decency. IDS's anger at the betrayal of the most vulnerable in our society by
the people who could and should do most for them. And an older set of more
patrician Conservative values around the importance of responsibility, duty,
philanthropy, and the obligations of the
most privileged to the most vulnerable which underpin any decent society.

This isn't about leadership. The reason David
Cameron's leadership was so electrifying was his ability to insist we talk
about and tackle this public concern at our 'broken society, politics and economy'
and be the change in a radical and reforming Government. I believe our public
spending constraints and radical reforms of welfare, education and public
services are resonating.  What's missing
is a clear communication of our values.

Conservative
values are, and have always been, the glue that binds the Conservative Party
together and explains its historic connection with the British electorate. The
left will seize on this narrative of 'unaccountable elites', and claim that it
enforces the legitimacy of the Labour Party as the Party of renewal. We must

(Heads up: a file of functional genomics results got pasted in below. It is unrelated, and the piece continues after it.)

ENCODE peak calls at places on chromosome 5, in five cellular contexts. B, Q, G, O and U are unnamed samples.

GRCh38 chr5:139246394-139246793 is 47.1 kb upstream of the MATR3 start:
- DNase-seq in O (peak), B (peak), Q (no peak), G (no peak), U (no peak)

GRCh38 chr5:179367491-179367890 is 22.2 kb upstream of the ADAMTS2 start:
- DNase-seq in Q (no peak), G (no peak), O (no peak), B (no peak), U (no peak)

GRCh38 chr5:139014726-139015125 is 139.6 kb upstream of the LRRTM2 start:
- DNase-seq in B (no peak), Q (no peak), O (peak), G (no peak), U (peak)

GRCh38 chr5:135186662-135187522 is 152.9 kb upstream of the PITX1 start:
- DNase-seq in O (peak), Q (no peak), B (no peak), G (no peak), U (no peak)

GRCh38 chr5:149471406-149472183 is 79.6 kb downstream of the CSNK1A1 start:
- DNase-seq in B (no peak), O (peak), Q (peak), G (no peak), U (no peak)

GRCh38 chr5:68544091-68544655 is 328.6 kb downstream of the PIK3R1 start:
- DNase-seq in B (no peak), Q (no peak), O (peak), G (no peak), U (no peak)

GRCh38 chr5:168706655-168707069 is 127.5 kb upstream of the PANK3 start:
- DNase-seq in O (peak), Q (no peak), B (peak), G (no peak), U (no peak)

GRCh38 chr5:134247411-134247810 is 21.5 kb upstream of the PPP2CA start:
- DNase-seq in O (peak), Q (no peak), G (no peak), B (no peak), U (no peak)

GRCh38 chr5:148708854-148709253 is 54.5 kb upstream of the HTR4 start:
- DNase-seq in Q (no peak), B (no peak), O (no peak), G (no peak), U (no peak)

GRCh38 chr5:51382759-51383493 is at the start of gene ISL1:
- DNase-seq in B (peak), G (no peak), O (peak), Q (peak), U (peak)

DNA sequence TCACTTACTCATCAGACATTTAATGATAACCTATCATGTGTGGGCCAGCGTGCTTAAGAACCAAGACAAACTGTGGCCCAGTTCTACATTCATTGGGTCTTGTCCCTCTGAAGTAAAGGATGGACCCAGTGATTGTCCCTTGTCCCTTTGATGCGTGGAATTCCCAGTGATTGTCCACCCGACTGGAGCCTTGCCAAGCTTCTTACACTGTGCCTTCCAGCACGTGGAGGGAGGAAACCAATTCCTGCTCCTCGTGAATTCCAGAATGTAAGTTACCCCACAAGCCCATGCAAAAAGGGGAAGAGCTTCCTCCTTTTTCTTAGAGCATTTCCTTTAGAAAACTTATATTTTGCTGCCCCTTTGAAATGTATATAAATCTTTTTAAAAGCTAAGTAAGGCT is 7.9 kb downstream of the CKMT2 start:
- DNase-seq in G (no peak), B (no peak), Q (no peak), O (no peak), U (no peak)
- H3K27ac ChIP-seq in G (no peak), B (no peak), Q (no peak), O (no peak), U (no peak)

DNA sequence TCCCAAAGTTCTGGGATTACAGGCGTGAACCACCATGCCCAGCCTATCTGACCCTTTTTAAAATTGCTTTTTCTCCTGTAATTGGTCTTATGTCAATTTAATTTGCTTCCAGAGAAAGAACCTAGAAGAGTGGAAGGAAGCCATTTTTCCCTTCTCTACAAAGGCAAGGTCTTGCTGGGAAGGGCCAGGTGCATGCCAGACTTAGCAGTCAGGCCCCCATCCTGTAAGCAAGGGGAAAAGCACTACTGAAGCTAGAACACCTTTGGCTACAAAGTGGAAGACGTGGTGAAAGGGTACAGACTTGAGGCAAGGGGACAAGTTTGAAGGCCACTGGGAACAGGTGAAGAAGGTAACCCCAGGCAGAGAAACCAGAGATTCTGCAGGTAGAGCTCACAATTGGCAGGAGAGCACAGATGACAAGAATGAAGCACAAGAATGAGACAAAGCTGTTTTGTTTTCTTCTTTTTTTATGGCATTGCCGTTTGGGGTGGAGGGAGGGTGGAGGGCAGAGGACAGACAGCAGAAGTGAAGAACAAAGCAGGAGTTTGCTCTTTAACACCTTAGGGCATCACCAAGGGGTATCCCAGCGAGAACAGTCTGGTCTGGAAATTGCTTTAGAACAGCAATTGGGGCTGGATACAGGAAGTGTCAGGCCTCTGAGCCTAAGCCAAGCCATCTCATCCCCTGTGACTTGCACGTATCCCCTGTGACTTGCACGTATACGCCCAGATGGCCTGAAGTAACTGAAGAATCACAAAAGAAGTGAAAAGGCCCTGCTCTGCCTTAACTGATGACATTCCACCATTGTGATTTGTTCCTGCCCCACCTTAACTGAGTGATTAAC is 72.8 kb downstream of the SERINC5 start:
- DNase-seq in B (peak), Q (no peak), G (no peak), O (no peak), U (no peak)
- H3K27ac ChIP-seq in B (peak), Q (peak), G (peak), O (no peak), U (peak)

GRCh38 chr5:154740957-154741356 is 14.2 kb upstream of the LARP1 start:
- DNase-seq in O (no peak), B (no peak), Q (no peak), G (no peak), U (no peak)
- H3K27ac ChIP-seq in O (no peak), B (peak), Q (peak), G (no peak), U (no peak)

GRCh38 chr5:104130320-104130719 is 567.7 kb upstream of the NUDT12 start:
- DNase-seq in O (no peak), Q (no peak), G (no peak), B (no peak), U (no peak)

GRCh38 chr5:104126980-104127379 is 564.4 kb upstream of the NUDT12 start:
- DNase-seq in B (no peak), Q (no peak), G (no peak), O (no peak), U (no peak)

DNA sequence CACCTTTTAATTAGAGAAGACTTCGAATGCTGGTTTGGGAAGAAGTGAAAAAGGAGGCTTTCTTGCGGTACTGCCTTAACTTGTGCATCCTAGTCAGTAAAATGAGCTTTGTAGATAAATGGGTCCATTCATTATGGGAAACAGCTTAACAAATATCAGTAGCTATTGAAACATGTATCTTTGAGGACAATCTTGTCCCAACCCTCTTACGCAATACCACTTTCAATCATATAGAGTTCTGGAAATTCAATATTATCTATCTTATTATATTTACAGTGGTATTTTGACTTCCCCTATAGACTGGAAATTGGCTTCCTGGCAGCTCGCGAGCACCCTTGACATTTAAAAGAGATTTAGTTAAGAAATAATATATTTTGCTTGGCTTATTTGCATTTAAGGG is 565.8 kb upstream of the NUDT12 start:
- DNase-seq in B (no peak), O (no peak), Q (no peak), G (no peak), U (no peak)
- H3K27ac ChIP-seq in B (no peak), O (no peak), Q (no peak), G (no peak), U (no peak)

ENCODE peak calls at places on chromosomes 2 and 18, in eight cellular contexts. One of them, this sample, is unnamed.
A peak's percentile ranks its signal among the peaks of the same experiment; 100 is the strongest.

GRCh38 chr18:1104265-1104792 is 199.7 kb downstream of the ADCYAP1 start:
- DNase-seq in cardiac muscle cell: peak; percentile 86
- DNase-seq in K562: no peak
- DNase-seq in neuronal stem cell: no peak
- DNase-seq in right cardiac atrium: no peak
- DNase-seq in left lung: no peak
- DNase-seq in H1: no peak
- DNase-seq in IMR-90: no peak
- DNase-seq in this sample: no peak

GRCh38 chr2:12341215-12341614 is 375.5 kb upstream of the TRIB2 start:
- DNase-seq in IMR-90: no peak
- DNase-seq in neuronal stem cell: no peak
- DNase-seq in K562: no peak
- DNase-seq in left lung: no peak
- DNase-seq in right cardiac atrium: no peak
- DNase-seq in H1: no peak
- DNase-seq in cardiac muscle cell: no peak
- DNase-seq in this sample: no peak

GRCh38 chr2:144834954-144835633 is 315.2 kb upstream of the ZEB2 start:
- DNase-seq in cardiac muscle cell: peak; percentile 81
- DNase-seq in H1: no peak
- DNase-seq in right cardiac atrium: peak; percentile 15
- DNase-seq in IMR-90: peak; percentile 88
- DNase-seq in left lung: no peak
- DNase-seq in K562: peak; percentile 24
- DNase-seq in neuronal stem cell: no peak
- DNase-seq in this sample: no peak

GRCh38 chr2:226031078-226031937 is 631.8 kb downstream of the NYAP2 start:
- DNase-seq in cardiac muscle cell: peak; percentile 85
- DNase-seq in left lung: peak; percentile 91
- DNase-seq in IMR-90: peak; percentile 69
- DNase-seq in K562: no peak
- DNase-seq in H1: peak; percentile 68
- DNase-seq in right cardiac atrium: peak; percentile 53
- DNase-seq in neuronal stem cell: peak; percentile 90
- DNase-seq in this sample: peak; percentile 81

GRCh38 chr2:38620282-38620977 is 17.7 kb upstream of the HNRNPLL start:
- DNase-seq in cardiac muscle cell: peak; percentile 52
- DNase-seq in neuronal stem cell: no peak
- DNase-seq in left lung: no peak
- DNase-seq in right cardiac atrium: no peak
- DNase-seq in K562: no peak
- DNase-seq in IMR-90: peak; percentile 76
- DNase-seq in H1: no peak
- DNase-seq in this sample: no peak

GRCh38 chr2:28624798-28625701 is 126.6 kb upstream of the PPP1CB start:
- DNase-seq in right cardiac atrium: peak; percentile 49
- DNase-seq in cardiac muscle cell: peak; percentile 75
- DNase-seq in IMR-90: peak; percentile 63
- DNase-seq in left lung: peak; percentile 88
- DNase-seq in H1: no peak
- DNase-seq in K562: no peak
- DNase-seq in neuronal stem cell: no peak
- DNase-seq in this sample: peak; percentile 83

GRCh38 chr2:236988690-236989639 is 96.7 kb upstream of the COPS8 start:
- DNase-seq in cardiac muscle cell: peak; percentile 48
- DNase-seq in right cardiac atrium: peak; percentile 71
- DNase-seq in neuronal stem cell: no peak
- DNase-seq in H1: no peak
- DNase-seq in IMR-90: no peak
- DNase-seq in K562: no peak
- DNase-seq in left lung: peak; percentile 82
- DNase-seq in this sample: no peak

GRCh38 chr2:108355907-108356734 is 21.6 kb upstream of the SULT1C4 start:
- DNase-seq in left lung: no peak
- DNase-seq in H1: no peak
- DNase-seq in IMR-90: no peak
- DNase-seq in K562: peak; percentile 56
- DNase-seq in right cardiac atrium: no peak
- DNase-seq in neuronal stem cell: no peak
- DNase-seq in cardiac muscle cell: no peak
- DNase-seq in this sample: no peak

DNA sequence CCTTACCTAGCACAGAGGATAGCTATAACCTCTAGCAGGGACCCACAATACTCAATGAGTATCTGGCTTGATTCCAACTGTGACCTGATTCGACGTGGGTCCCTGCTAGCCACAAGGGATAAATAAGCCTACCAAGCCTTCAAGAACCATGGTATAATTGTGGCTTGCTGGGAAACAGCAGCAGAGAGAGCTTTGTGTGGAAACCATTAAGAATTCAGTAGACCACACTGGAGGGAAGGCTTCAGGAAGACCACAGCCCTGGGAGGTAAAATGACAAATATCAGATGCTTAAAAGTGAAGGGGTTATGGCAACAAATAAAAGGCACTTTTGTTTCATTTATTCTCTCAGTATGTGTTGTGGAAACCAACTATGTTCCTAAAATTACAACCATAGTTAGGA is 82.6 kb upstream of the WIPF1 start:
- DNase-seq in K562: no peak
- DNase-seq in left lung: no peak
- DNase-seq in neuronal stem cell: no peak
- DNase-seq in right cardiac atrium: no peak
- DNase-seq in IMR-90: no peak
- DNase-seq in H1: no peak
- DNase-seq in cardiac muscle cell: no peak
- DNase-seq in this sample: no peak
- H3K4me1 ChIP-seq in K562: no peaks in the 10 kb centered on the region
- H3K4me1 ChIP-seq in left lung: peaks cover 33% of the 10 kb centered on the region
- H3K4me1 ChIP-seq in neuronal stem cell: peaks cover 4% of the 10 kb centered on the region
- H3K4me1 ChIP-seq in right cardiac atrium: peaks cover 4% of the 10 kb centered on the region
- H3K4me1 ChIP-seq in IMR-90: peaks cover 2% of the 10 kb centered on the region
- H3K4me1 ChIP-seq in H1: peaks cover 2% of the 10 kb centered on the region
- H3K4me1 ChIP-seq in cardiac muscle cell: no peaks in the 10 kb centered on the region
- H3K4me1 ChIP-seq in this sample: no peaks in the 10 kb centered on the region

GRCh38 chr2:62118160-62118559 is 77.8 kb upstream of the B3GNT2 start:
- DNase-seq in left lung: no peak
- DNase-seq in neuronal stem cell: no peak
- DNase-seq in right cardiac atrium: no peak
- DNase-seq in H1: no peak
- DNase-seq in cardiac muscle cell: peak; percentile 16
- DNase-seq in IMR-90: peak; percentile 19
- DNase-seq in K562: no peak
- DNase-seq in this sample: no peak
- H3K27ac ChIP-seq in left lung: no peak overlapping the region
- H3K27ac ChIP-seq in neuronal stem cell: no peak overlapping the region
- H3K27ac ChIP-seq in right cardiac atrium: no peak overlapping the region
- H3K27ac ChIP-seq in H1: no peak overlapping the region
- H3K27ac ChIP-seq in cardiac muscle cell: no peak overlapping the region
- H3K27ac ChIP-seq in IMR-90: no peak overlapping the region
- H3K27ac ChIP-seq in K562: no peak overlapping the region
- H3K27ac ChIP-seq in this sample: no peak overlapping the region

remind the electorate that it was under New Labour that institutional
irresponsibility of office and contempt for those at the bottom – remember Cool
Brittania and Mandelson professing to be "profoundly relaxed" about the filthy
rich? – became a cultural phenomena. It was under New Labour that the state embarked on a historic con-trick to bribe the
electorate with a borrowed boom based on cheap credit, mass immigration, and an
explosion of Government spending. New Labour embodied the new unaccountability
of the elites and we should never let them forget it.

The
business of Government – compounded tenfold as we tackle the scale of the
legacy of debt and disillusionment incubated to criminal proportions under New
Labour – distracts from the business of door knocking. The message from this
election is that we must never forget who and what we are in Government
for. The people who put us there. What they expect
and deserve. And the values that unite them and us.